What are the key differences between these two types of group insurance plans? Read on for all the details, so that you can make the right choice at any time.
Defined Benefit (DB) plans
These are the most common plans among older employees. The future pension amount is predetermined based on a formula that considers the employee’s
years of service and salary.
Your employees will know in advance the pension amount they can expect upon retirement. However, as an employer, you bear the risks of investment returns and potential increases due to wage indexation or wage hikes.
It's difficult to predict how the contributions will evolve over time, which is why these types of plans are less sought after today.
Defined Contribution (DC) plans
In this type of supplementary pension plan, the
contributions are fixed, but not the benefit amount the employee will collect upon retirement. In most cases, the contribution is a
percentage of the employee’s gross monthly salary or a
lump sum. The benefit amount payable upon retirement will not only depend on the size and duration of the contributions, but also on the return earned on these contributions. With a DC plan, the members bear the investment risk, but they are safeguarded by the statutory minimum return guarantee. The advantage for you as an employer is that the
cost of the pension plan is easier to estimate.
Since the mid-90s, almost all newly started pension plans have been defined contribution plans. Why? This shift is largely due to employers wanting to mitigate risks and uncertainties associated with pension plans. Additionally, employees are seeking
transparency, clarity, and simplicity in their plans. DC plans also provide the flexibility for employees to make certain choices.
Our benchmark study on corporate group insurance plans also shows a marked preference for DC plans over DB plans: more than 75% of AG plan participants have a DC plan. However, we do see that these plans have lower reserves than DB plans.
So why are the reserves held in DC plans lower?
Often, DB plans have been running for a long time, and their participants are
older employees who have been working for longer and as a result have also saved more. Furthermore, DB plans are still prevalent
in sectors with higher salaries, typically in larger companies where many employees have been investing in supplementary pensions for an extended period.
The median Defined Benefit (DB) plan for an individual with a nearly full career results in a final capital payout of 5.2 times their annual salary.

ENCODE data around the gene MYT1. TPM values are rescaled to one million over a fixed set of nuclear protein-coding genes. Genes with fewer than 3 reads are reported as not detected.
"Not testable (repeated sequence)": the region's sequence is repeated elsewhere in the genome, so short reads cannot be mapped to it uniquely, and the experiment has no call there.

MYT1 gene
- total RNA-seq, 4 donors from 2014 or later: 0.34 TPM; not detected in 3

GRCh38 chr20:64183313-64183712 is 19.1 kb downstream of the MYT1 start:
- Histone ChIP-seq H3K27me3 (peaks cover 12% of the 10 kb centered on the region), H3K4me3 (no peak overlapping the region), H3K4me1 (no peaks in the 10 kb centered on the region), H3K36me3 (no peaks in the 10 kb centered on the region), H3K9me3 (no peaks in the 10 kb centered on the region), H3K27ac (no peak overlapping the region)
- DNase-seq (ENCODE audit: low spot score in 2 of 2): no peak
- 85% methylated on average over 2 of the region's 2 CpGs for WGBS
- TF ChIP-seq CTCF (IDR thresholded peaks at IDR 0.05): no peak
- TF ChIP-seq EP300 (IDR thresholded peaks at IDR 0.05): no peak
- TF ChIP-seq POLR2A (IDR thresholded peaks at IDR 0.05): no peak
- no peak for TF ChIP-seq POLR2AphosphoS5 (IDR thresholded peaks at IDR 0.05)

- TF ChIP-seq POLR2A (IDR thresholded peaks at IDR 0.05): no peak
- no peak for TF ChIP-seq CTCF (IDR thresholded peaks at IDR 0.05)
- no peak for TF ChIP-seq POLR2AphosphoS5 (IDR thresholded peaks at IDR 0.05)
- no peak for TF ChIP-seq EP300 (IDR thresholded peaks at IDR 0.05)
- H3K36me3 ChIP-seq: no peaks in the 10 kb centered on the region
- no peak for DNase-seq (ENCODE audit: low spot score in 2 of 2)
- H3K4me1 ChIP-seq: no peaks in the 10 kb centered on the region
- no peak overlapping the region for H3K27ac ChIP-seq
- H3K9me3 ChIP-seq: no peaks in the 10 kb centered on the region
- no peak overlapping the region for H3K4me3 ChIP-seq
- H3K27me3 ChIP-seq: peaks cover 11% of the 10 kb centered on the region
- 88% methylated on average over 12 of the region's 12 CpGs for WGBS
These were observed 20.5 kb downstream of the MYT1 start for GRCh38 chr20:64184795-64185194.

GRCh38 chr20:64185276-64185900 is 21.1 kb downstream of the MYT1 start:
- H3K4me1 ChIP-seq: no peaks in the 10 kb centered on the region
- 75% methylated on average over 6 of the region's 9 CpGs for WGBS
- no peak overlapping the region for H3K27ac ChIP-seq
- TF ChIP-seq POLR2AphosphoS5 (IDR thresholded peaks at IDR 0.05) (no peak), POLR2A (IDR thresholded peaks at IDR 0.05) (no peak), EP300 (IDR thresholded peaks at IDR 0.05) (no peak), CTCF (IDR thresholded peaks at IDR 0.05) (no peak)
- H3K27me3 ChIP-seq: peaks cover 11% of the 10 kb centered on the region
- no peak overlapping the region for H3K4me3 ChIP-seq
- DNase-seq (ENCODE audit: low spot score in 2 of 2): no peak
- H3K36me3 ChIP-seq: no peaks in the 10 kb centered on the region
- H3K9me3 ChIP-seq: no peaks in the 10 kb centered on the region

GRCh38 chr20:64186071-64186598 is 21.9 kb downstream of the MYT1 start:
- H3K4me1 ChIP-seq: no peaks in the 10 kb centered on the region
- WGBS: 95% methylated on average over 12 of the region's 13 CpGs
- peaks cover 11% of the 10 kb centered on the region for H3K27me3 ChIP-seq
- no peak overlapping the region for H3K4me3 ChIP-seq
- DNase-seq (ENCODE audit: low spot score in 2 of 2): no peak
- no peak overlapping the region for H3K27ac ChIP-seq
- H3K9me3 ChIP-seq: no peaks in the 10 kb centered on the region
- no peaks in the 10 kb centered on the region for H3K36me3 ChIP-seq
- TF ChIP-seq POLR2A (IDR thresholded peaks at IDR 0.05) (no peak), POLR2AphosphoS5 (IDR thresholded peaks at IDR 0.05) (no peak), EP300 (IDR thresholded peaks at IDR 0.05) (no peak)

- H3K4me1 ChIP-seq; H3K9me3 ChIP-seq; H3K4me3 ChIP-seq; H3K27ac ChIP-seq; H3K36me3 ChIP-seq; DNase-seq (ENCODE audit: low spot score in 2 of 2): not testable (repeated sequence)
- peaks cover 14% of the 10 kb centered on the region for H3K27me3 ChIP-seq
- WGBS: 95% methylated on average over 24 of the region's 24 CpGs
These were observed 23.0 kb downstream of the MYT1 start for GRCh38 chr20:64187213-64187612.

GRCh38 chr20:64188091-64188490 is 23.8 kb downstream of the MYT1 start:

Do DB plans also offer a higher replacement rate?
Yes, they do. If we convert the expected benefit payable upon retirement into an annuity, the replacement rate for a (nearly) full career is
at least 10% higher than with DC plans. This is because the target payout at retirement age in these types of plans is often designed to be a good replacement rate compared to the most recent salary.
Choosing the right group insurance plan is a necessity, not a luxury. Now for the key question...
What is the ideal contribution?
If we look at the median contribution percentage for DC plans in our benchmark study, we come to a figure of 3.70%. But is that enough? If we are ambitious, we should aim for a comfortable replacement rate of 70%: 50% via the state pension (first pillar) and 20% via a supplementary pension (second pillar). To reach this 20% in the second pillar, the contribution should be 7.5%. Employees who want more can supplement it with individual investments, such as pension savings plans (third pillar).
How about the ideal formula to earn a decent return on the contributions?
There are two options for offering your employees an attractive DC plan:
e-volulife, you get a DC plan where premiums are invested in Branch 21, Branch 23 or both, or you can leave the decision up to your employees, depending on their risk appetite. This way, everyone's a winner.
Pension@ease, you aim for a potentially higher return by investing the Defined Contribution (DC) premiums in volatile branch 23 funds, possibly supplemented with a portion of branch 21. You can systematically transfer the achieved returns to your employees and to a financial buffer that you can utilize during less favorable years.
Your trusted contact person will be more than willing to set aside time to review these formulas with you and identify the best solution for your employees.